Up until now, Russia’s monopoly on sophisticated air defense weapons in Syria has given the latter certain advantages. Even though there is a Russian-Israeli deconfliction agreement, Israel has some incentive to exercise restraint in Syria for fear of doing something that would result in Moscow giving more sophisticated weapons, as well as more control over them, to the Bashar al-Assad regime. There is also the possibility of Russia directly targeting Israeli forces, which Israel wants to avoid. Similarly, while Damascus and Tehran may be angry with Moscow for not allowing them to do more to frustrate Israeli attacks, they have remained deeply dependent on Russian air support for their battles against Assad’s many internal opponents. Especially when the survival of the Assad regime was still in doubt, Damascus and Tehran were not in a position to remonstrate with Moscow over this issue. Indeed, while some observers view President Vladimir Putin’s past statements about withdrawing Russian forces from Syria as aimed at placating the Russian public, they may also have been aimed at securing Syrian and Iranian compliance on not provoking even stronger Israeli involvement.

Under those circumstances, even Russian inaction could serve to restrain both Israel on the one hand and Syria and Iran on the other for fear that displeasing Moscow could lead it to lean toward the opposing side. But now that Assad’s opponents are no longer in a position to threaten his regime, the implementation of the Iran-Syria air defense pact would provide Damascus and Tehran with the possibility of increasing their activities—such as arming Lebanese Hezbollah—that Israel considers threatening. Similarly, the Iran-Syria defense pact could serve to motivate Israel to launch more vigorous attacks to prevent the accord from being implemented. Neither the Israelis nor the Iranians and Syrians are likely to heed Russian calls for restraint if each sees the other as escalating while having the means to retaliate.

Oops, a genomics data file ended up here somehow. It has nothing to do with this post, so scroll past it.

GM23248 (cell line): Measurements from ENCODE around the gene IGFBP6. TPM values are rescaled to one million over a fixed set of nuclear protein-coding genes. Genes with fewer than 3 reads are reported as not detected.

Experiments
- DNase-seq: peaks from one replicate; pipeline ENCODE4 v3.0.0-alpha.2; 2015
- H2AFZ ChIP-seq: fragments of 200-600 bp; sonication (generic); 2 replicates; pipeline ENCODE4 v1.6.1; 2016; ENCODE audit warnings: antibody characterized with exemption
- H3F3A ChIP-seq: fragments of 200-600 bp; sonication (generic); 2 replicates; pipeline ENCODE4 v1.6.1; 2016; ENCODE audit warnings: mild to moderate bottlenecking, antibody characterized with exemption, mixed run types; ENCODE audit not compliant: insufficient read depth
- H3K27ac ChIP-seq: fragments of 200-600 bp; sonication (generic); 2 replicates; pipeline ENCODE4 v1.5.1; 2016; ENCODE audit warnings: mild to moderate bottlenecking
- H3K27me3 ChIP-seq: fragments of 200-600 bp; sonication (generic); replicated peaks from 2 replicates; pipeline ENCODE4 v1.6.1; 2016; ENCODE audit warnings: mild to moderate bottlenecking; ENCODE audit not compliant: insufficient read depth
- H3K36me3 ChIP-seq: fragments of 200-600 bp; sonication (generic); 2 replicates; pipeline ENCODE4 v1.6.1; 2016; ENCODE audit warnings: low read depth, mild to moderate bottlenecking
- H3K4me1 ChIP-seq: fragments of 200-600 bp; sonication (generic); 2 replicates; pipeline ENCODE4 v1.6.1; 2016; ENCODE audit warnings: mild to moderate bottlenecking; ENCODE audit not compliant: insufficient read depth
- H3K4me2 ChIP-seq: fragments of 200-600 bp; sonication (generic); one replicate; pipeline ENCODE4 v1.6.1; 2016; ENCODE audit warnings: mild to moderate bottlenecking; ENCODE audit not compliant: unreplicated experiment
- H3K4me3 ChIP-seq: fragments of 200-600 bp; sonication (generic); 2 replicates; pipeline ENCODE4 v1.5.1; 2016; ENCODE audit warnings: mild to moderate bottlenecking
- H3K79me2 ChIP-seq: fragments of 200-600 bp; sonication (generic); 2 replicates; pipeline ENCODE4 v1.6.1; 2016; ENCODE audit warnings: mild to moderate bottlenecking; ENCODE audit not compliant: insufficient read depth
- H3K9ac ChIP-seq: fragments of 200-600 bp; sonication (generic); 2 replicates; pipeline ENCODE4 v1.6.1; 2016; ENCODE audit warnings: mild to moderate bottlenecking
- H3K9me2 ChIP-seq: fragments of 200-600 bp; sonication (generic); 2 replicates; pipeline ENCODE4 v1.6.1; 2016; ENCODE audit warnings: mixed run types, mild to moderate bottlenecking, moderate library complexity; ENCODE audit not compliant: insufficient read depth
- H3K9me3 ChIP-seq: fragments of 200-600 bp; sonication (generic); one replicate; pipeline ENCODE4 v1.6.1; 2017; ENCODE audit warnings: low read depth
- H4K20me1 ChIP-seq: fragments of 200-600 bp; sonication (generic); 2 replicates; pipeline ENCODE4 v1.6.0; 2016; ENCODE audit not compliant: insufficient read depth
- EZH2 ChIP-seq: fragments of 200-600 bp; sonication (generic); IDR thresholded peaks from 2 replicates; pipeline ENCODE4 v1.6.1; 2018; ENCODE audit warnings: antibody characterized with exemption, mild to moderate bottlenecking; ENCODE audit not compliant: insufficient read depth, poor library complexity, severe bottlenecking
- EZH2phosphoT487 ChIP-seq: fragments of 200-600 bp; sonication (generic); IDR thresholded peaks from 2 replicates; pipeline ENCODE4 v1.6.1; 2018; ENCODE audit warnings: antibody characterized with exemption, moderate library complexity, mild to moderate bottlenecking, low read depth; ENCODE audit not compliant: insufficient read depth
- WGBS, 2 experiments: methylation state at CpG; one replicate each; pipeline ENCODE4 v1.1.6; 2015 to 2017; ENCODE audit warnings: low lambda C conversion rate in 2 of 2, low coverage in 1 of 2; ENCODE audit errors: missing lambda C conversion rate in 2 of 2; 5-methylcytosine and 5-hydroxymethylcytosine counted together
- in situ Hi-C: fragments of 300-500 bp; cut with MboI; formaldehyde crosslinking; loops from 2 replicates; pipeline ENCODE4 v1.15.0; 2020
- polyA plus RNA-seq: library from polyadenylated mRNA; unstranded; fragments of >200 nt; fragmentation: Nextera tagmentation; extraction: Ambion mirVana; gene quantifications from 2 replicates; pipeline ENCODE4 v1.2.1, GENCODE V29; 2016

Up until now, Russia has preferred not to take sides between Israel and Iran (and Hezbollah), choosing to keep them balanced against each other, instead. This would undoubtedly be compromised if the Iran-Syria air defense pact is actually implemented.

If the Israeli-Iranian conflict in Syria heats up, the United States, under either a Republican or a Democratic administration, would undoubtedly support Israel, thus, enabling Israel to be less cautious than Russia would like. Moscow might then face a choice between supporting Iran more and risking the conflict becoming a Russian-American one—something neither Washington nor Moscow wants—or staying out of the conflict and risk seeing Iran’s influence with the Assad regime grow stronger and Russia’s weaker as a result. In either case, the Iran-Syria air defense pact may cause a power shift in favor of Israel and Iran while reducing Russia’s ability to control events there, which is what the US experienced after Russian intervention in 2015.

Mark N. Katz is a professor of government and politics at the George Mason University Schar School of Policy and Government, and a nonresident senior fellow at the Atlantic Council.  

Image: Syrian President Bashar Al Assad receives Iran's Foreign Minister Mohammad Javad Zarif (left) at the presidential palace in Damascus, Syria, on April 20, 2020. Both are wearing protective face mask to protect from COVID-19 virus. Photo by Balkis Press/ABACAPRESS.COM